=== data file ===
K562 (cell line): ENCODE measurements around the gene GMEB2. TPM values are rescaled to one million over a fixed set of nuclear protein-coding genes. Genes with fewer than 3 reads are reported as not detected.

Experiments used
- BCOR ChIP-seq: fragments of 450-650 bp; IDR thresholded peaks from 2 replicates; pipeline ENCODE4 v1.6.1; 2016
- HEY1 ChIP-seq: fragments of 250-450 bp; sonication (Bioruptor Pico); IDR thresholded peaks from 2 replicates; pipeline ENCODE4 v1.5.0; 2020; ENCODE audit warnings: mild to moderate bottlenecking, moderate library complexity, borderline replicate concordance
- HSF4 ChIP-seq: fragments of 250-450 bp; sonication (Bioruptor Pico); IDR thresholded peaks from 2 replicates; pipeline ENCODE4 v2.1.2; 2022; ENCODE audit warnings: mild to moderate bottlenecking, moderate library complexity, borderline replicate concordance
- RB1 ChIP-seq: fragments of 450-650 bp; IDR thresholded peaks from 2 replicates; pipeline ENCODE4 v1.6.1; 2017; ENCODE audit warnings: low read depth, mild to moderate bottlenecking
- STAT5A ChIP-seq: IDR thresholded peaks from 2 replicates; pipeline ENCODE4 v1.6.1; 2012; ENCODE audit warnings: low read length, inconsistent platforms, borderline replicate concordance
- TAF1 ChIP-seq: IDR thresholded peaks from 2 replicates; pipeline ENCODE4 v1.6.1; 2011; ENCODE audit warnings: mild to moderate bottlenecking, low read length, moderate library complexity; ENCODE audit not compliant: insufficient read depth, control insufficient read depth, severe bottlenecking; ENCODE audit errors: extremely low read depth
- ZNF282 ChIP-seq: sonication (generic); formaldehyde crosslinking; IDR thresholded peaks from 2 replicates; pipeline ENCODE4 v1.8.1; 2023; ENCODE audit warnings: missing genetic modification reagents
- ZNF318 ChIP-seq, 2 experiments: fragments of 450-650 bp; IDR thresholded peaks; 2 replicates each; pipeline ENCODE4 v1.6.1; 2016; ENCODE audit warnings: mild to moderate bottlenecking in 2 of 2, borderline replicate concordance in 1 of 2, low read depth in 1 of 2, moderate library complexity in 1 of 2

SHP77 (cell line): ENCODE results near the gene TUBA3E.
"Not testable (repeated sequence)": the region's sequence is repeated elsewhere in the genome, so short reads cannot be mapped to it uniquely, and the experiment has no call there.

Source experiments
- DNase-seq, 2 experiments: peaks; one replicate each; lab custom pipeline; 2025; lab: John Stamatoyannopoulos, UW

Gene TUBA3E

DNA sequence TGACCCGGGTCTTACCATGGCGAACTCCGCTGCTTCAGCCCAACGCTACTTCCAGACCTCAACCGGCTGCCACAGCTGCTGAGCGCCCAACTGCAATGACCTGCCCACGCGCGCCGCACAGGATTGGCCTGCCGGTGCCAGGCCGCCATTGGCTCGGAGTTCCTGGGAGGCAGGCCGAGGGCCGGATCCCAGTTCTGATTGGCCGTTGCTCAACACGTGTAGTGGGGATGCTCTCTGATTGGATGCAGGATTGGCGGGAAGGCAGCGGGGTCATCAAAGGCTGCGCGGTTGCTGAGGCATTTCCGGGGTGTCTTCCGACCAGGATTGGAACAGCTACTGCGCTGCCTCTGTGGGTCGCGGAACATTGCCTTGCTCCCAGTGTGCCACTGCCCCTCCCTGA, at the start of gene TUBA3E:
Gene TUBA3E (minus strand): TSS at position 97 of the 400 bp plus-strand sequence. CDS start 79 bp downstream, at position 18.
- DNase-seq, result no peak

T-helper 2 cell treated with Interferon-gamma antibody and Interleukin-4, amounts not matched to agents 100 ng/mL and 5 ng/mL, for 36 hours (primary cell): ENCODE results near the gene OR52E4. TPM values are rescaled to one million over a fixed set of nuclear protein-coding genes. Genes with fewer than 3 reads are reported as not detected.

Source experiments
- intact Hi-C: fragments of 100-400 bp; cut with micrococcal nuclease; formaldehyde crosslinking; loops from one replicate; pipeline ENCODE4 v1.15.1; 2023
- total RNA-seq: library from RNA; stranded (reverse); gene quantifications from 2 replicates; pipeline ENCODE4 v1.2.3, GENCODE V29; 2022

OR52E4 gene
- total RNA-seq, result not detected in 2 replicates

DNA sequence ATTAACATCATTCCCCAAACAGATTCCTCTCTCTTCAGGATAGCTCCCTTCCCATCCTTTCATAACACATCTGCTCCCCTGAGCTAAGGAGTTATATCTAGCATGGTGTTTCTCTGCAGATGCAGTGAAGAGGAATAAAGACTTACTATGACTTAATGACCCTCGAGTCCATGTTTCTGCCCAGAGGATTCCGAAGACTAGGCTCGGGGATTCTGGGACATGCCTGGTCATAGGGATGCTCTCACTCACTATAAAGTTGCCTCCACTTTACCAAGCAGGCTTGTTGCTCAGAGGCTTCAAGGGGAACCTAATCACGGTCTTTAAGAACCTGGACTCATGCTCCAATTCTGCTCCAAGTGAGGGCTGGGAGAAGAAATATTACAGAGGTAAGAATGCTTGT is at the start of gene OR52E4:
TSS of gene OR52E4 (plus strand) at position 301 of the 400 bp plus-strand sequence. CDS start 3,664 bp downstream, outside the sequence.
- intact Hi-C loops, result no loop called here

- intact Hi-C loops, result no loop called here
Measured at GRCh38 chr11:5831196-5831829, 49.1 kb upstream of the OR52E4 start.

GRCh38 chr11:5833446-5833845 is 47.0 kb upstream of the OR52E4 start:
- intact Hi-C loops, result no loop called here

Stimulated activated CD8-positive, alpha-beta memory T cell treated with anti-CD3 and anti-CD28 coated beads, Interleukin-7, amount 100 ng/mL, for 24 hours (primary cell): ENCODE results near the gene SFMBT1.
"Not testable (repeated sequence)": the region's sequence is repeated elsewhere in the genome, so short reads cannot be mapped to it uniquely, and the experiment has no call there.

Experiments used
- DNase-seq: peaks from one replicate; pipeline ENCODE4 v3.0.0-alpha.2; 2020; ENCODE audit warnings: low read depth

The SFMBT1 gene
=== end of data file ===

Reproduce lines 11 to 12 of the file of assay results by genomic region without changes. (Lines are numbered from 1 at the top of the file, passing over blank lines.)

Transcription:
SHP77 (cell line): ENCODE results near the gene TUBA3E.
"Not testable (repeated sequence)": the region's sequence is repeated elsewhere in the genome, so short reads cannot be mapped to it uniquely, and the experiment has no call there.